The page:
Simon Yates finished safely in the peloton after the rain-soaked finale of stage 12 to Imola, happy to have avoided the splits on the way to the Enzo and Dino Ferrari motor racing track and then resisted a series of attacks on the rolling 15km circuit around the Tre Monti hills.
The Mitchelton-Scott leader finished a relieved 32nd place behind Sam Bennett (Bora-Hansgrohe), the winner of the tumultuous stage. Yates still leads Tom Dumoulin (Team Sunweb) by 47 seconds, with Thibaut Pinot (Groupama-FDJ) third at 1:04.
"I was hoping for a quiet day but every day at the Giro seems to have a little bit of something," Yates explained post-stage, clearly understanding the ethos of the Corsa Rosa after a week as race leader.
Race director Mauro Vegni included two sprint stages between the Apennines and the Zoncolan to perhaps help the overall contenders recover between the mountain finishes. Yates smiled widely when the Vegni race diagram was put to him.
"It's hard to say to if you ever recover during a Grand Tour, every day is difficult, there are no easy days here at the Giro," he said firmly.
"The final circuit was much more difficult than many expected. I was taken aback by how difficult it was, even if the conditions made it more difficult. We had to be on our toes until the final. Fortunately, the team was there to help me."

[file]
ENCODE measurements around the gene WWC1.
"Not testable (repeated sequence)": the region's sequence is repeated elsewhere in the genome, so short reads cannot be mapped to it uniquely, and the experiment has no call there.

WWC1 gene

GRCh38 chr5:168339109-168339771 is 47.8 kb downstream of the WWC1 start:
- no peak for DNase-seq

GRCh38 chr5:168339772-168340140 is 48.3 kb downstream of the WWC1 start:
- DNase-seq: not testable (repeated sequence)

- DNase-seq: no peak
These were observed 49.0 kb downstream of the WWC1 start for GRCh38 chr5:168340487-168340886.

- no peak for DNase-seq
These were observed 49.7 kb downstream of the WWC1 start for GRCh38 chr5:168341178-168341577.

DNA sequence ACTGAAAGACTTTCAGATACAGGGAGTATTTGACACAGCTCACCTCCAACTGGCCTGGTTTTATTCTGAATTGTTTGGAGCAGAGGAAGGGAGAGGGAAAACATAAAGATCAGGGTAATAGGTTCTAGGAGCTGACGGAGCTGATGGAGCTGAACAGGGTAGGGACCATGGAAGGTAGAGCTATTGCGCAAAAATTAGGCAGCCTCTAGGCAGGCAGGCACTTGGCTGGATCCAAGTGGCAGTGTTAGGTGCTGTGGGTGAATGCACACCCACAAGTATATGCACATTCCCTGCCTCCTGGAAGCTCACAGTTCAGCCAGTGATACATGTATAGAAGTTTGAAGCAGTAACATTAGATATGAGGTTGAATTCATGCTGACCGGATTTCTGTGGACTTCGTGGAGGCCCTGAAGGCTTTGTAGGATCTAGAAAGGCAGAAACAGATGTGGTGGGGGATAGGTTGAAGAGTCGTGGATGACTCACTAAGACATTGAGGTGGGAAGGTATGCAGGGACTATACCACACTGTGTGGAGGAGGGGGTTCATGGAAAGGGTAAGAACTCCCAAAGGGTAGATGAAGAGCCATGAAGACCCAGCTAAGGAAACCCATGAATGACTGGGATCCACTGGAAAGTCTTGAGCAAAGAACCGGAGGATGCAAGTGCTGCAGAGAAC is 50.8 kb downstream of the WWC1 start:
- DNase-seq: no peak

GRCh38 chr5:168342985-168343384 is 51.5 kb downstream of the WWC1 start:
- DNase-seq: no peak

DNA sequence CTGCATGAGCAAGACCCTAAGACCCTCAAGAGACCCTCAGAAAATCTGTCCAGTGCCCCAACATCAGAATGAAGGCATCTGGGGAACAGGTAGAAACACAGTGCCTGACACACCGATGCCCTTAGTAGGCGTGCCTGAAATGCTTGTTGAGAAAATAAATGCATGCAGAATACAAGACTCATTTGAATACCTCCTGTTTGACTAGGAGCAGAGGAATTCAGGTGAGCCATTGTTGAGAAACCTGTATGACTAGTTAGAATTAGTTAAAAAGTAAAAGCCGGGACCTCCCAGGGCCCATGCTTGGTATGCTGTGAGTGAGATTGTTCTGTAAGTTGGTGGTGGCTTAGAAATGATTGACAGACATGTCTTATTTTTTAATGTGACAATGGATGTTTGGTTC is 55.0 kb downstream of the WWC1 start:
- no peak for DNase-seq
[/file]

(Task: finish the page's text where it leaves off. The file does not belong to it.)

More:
Asked if he perhaps struggled in the rain and if it could be a problem come the Zoncolan on Saturday, Yates explained that he's from northern England, where it rains close to 200 days a year.
"Nobody likes to race in the rain but I have great confidence in the equipment and especially the tyres we have. Being from the UK means you have to be used to the rain. It's not really a problem," he said.
Yates stayed wrapped up in a team gillet when the heavens opened and focused on staying near the front to avoid any problems in the finale. He didn't know that some of his overall rivals were in the second group at one point. He was focused on possible attacks up the road.
"I wasn't really aware of the split and who was in it," he explained. "But I'm always quite ready if someone tries anything. I expected there may have been a situation where someone attacked but I was always close to be able to react to any attacks."
Yates appears more confident by the day. He has now worn the maglia rosa for six stages and has proved he is the rider to beat as the likes of Chris Froome (Team Sky) and Fabio Aru (UAE Team Emirates) slip gradually out of contention. Many now see the final nine stages of the Giro d'Italia as a battle between Yates and 2017 winner Dumoulin.
Yates is asked daily how much time he expects to lose to the Dutchman in Tuesday's 34.2km time trial but he avoids giving a simple mathematical answer as easily he rides in the rain or attacks on mountain finishes. He is first focused on the weekend stages to the Zoncolan and Sappada.
"My mind is on next week and this weekend," he said. "I know it's going to be difficult but we'll see when we get there and I'll try my best."
"Tom was looking really good yesterday and impressed me. The others are not far behind either."